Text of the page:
In the recent Munk Debate on foreign policy, all three leaders of the major federal parties rushed to support the status quo on supply management, even though the system penalizes consumers.

And in an election with so much sloganeering about household economics and the middle class, surely the manufactured price inflation of universal food staples would be a fruitful talking point.

The cartel system limits imports, controls production and imposes tariffs in the dairy, poultry and egg industries. Quite apart from the implications of this system on trade, its primary consequence for consumers is to keep prices high — apparently a small concern for the leadership candidates as we head toward the Oct. 19 federal election.

Ironic, then, that the Conservative government’s subsequent announcement of the Trans-Pacific Partnership was replete with language about liberalizing trade barriers to the national benefit. Prime Minister Stephen Harper likened the agreement, advertised as opening Canadian goods to a market of some 800 million consumers, to choosing “a future of participation over isolation.” And yet the Tories have remained steadfast that Canada’s supply management system — a case of government-enforced isolation if there ever was one — will remain intact.

On this point, Harper finds nothing but agreement from his opponents. For Canadians who favour slashing protectionism and freeing trade, there is no contending major party to endorse; rather, they would have to consider voting for the small Libertarian Party, the only one that favours abolition.

This is a sensitive issue and we are in the late stages of a tight election, but it is a shame that the utility and prudence of supply management is not subject to more thorough debate, preferably with one of the major political parties representing the case against. Though this discussion could be had at any time, the advent of the TPP negotiations would serve as a useful pretext.

In the course of the talks, the United States and New Zealand called on Canada to open its dairy market. It is a call that ought to be considered. Likewise, the opportunity to export more Canadian products in the presently protected sectors is a strong argument for mutual tariff-dropping, which might persuade open minds to the advantages of phasing out the cartels for good.

But the Conservative government effectively closed the door on any meaningful revisions to supply management by promising to attach a five-year plan of multibillion dollar industry subsidy, to compensate farmers for market-share loss and losses incurred through a small increase in foreign competition. This is apart from the insulation provided by supply management itself.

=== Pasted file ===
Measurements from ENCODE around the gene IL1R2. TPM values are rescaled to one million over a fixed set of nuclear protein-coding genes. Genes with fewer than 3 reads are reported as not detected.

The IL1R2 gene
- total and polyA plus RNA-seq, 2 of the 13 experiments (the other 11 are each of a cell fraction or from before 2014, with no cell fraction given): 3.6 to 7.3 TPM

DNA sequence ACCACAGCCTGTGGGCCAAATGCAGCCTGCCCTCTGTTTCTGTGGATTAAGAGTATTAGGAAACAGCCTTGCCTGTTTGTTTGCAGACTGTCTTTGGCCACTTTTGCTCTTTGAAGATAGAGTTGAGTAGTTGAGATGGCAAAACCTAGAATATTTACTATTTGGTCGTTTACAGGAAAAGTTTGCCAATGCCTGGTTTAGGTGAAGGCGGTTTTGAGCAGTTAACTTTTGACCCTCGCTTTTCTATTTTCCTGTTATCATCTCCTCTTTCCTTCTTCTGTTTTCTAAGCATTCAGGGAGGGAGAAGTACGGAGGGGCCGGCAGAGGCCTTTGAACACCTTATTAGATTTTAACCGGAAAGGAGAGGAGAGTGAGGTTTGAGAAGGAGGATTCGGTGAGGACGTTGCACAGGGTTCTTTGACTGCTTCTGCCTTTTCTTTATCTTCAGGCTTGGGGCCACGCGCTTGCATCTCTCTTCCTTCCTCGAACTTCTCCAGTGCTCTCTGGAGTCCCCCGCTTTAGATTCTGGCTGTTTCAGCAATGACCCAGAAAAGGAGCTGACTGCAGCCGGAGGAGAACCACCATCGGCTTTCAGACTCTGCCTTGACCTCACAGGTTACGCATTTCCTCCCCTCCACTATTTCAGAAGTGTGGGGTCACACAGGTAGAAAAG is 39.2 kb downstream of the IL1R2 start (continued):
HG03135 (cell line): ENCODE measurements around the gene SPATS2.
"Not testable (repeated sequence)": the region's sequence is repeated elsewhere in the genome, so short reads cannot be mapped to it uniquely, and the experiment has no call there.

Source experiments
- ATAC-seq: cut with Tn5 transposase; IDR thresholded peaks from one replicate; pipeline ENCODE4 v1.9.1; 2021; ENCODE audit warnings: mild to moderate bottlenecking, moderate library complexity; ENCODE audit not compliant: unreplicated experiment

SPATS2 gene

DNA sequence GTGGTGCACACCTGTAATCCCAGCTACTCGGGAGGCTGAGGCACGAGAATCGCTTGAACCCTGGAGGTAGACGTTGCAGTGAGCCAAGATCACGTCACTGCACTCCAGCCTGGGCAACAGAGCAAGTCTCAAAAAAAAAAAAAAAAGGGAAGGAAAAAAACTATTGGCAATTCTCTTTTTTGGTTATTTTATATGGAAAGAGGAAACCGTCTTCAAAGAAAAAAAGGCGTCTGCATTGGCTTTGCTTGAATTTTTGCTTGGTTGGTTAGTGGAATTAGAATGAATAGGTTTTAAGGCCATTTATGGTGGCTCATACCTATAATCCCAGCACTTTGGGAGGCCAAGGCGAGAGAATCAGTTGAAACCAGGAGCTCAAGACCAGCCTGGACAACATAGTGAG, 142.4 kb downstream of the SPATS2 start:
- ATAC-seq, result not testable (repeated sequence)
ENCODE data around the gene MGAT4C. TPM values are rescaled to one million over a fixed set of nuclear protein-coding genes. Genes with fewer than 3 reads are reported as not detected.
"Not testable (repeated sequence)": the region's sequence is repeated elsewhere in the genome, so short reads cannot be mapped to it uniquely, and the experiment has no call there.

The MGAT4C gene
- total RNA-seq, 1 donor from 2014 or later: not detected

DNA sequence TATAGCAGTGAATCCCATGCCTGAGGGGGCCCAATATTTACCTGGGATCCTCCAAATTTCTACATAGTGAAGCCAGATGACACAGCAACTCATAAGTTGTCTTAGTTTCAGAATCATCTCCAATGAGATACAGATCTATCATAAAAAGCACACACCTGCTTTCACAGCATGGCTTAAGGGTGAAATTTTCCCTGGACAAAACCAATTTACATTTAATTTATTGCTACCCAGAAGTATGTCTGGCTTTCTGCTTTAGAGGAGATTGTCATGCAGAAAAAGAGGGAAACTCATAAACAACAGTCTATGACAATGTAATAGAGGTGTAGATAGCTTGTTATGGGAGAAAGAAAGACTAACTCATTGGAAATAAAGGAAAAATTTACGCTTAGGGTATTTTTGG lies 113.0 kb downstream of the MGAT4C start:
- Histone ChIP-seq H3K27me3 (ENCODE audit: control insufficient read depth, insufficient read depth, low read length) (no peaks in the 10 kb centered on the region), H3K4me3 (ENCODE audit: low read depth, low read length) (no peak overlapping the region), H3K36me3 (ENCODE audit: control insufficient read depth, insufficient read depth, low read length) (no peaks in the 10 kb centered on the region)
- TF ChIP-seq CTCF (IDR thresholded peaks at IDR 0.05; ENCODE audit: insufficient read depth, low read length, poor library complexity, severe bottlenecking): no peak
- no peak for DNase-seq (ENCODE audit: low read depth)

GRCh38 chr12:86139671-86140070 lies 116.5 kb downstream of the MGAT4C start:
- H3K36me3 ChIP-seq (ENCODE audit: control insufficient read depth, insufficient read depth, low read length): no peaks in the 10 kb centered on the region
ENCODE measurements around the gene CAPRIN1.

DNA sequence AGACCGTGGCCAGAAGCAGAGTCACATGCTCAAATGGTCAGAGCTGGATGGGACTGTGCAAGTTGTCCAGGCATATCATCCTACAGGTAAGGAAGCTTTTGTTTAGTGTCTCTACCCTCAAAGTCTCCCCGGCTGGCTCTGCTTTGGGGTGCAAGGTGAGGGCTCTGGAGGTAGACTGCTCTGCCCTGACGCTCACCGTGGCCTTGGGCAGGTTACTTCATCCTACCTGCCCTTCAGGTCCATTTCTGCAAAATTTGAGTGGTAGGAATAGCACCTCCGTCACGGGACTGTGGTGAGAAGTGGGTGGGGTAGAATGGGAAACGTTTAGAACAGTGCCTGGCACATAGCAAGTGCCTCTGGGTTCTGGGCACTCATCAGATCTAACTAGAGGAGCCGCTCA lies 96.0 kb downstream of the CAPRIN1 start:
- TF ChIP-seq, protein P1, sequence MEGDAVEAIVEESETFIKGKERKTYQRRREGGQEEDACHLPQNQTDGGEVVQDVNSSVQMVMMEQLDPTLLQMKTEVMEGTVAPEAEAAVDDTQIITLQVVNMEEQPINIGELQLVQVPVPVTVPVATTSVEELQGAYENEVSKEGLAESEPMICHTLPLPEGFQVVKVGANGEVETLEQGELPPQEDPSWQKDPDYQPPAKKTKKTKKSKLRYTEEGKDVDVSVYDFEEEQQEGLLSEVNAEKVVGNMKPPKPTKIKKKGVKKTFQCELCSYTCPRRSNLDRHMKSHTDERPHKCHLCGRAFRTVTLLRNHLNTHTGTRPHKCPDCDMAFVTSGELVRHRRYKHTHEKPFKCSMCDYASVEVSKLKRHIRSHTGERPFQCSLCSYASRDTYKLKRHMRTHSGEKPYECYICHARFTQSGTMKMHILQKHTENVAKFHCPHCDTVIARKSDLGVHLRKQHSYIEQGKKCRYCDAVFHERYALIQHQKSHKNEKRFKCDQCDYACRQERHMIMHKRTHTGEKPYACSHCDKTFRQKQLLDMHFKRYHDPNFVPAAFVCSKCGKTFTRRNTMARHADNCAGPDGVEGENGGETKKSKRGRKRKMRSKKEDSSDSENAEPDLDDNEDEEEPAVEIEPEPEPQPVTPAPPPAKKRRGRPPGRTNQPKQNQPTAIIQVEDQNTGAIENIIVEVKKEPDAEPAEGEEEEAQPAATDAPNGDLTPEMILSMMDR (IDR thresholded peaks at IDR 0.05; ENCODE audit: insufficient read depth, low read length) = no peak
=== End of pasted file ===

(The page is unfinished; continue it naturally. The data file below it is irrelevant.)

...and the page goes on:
Yes, it is reasonable that in industries that are accustomed to the present regulatory model, government financial support could be offered to soften the effect of a surge in import competition, if indeed the transition were to open markets. Australia did so when it dismantled supply management for dairy beginning in 2000, and the result was lower milk prices for consumers. But there doesn’t seem to be a transition to an open market on the table here, only tweaks to allow for more duty-free access while keeping the current system in place.

The responsible approach would be to tie any compensation to actual losses, perhaps with additional incentives for farms that invest — in more land, livestock, workers and production — to make themselves, and Canadian industry, more competitive. But this would signal a shift away from the coveted protection model that governs these industries today.

Certainly, by signing on to this deal during an election campaign, the Tories shift the pressure to their opponents, who have to explain why they would not have done so. But it also makes the compensation package a tool of electioneering, indiscernible from the government’s appraisal of its economic necessity. So the danger is not so much that the TPP will become an election issue — as it should — but that the rush to monetarily placate opponents of the agreement will dwarf discussion of the deal itself.

So don’t be surprised if TPP banter is more about protecting producers than weighing the benefits and pitfalls for consumers. And that just shows how entrenched supply management dogma has become.

Jackson Doughart is an independent analyst. He writes for the Atlantic Institute for Market Studies. (